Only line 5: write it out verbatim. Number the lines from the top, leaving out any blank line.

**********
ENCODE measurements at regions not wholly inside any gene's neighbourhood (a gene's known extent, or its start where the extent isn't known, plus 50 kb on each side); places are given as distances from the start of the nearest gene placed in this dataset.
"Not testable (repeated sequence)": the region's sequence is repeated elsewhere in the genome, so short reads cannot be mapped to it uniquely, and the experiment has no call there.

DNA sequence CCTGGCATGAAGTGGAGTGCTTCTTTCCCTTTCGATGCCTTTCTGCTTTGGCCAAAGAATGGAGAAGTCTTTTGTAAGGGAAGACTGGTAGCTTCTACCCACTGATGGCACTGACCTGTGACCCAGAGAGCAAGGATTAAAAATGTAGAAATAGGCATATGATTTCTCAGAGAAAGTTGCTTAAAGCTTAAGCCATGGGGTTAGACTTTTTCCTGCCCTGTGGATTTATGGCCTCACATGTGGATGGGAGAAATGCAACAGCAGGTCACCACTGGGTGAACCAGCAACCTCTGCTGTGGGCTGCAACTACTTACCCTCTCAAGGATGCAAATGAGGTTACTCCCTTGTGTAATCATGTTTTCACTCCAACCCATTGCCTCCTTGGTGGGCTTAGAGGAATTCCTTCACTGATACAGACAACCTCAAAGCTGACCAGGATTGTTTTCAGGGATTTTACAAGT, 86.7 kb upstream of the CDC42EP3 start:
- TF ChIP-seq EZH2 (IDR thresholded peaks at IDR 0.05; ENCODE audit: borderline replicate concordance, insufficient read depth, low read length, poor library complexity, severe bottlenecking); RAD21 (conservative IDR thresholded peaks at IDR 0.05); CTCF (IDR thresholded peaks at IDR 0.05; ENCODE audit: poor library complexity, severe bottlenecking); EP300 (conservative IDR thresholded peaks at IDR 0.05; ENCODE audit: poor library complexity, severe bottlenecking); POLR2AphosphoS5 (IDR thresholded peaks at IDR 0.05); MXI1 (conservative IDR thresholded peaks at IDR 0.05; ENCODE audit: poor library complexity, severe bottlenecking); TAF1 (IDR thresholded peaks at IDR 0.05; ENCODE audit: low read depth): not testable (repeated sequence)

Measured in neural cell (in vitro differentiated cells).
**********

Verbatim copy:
Measured in neural cell (in vitro differentiated cells).